Pinocchio: the true story of the wooden puppet
“A boy who won’t be good might just as well be made of wood…”, said the kind Blue Fairy in Walt Disney’s 1940 film production of Pinocchio. The puppet’s very name triggers some familiar images; the nose that grows when he tells a lie, the wise Jiminy Cricket, and lots of wishing on stars. He naively traverses through a world of temptation and deceit on his pursuit of boyhood. Whilst Disney’s happily-ever-after version has dominated our perception of this wooden puppet, the original story of Pinocchio takes on quite a different nature.
It was Florentine-born Carlo Collodi (1826-90) who wrote the children’s novel, The Adventures of Pinocchio: The Story of a Puppet in 1883, which tells of the wooden marionette’s mischievous adventures with Gepetto – his poor woodcarver father – and an assortment of other fairy tale creatures. Collodi, with a career writing as journalist and then his own novels and stories, sent a short snippet about a wooden puppet to an editor friend in Rome, with the unlikely expectation he might be interested in publishing it. It ended up being serialised in the Giorniale per i bambini, and children everywhere became infatuated with Pinocchio and his wild encounters. The book itself is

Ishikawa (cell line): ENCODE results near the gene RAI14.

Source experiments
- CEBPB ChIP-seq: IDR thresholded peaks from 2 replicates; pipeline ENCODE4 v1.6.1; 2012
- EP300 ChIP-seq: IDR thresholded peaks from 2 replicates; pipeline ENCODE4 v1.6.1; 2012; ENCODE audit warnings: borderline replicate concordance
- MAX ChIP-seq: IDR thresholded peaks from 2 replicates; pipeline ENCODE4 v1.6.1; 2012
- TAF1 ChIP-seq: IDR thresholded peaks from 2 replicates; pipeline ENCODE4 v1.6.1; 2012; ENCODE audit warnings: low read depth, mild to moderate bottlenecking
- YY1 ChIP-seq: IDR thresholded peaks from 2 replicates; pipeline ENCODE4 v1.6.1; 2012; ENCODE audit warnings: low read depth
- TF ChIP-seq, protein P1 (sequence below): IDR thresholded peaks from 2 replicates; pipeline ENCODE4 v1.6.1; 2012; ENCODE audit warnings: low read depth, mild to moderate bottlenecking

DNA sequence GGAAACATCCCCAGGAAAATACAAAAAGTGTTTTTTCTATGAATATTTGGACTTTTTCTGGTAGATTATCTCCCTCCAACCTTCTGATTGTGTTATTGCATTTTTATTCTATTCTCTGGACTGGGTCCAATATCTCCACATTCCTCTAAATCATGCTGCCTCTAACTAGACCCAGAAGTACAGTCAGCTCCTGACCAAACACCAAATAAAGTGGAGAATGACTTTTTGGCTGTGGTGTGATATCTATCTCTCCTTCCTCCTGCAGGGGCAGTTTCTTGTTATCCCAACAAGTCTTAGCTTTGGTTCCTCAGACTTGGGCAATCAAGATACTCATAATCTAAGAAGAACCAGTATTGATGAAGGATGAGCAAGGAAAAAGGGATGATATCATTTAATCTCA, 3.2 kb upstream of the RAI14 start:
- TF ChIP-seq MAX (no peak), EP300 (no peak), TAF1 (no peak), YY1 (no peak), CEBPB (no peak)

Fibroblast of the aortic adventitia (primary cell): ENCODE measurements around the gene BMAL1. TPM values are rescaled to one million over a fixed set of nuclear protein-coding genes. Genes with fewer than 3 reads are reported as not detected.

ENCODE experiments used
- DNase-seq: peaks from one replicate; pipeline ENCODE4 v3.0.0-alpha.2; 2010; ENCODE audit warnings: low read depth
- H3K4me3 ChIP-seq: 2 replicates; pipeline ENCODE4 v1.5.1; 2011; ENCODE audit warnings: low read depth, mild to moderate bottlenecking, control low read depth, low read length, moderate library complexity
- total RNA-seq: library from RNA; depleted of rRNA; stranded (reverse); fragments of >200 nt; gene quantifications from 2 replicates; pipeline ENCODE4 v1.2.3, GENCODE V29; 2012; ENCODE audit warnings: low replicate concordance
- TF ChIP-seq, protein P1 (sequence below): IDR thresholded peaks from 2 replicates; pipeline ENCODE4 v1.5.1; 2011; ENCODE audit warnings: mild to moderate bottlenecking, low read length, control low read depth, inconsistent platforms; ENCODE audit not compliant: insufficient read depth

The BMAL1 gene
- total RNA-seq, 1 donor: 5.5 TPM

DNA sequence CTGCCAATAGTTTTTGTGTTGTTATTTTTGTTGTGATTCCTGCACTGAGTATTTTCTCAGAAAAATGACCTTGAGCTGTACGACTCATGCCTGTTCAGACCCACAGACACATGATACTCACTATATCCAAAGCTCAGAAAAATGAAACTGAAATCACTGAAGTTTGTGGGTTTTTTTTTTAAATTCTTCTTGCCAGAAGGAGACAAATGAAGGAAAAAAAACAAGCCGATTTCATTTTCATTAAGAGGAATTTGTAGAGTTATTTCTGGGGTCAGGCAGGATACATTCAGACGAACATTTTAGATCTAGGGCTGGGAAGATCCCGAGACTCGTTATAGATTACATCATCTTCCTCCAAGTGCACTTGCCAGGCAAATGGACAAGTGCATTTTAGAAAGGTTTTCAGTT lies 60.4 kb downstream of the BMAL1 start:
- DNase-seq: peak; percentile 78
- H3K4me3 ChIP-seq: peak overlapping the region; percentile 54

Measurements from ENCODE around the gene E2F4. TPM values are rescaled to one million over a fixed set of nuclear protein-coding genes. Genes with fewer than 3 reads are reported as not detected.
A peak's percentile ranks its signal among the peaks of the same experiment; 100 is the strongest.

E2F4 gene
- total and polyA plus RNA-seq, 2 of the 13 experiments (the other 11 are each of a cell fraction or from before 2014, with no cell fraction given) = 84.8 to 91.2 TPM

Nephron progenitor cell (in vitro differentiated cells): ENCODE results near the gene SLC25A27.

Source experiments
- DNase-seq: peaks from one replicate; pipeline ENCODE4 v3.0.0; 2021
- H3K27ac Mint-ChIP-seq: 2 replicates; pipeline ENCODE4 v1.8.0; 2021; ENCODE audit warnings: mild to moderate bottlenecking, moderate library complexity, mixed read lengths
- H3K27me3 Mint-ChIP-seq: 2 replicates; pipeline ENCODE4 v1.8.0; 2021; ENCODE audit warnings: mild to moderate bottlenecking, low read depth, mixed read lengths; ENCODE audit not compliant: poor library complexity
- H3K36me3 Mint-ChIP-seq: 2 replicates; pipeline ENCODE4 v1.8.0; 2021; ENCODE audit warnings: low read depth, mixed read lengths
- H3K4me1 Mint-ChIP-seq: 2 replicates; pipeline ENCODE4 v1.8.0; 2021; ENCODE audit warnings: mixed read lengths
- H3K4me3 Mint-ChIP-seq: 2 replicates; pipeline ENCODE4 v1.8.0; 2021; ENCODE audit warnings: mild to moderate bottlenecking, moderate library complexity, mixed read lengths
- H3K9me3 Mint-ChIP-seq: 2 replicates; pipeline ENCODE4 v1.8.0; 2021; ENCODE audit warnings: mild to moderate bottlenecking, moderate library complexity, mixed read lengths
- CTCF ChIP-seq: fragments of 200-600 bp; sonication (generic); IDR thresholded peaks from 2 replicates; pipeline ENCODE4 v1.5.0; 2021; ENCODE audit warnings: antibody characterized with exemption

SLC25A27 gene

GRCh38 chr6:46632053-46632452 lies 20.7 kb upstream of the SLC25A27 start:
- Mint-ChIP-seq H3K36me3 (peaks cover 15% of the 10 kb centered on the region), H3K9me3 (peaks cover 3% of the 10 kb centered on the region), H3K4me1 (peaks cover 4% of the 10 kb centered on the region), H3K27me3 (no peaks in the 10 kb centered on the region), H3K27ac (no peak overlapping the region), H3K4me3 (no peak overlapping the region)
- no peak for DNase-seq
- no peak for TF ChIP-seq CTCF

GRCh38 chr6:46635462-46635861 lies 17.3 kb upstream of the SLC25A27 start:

considered a cultural and literary paragon and has been translated from its original Tuscan dialect into 30
0 languages, making it the most translated non-religious book in the world.
To clarify some key differences between these two depictions of the story, and burst the Disney bu
bble, it must be known that in Collodi’s original version, the talking cricket has a rather short-lived appearance, being killed by Pinocchio after attempting to admonish him. Pinocchio’s personality is also more aggressive and selfish, and the consequences of his mischief and lies were intended as a cautionary tale for children against disobedience. Collodi’s original series even concluded with the puppet left hanging to death from an oak tree by his heinous foe
s, the Fox and the Cat. Despite being a sure-fire warning against bad behaviour, it left fans in a state disappointment and mourning for their beloved puppet, and Collodi was forced to resurrect him and continue the stories. Yet, like many Tuscan folk tales, Pinocchio’s adventures are unequivocally embedded with other moral teachings of familial love,
honesty and the importance of hard work, granting it the legendary status it has held for over a century.
So, if you ever pass by Florence’s various wooden puppet shops, particularly Bartolucci on Via della Condotta, think of Pinocchio and his trickster ways, and be warned to never tell a lie
The first illustration of Le avventure di Pinocchio. Storia di un burattino (1883) by Enrico Mazzanti (1852-1910)
If you want to know more about Pinocchio story or other Italian novels and authors, check our Italian literature courses!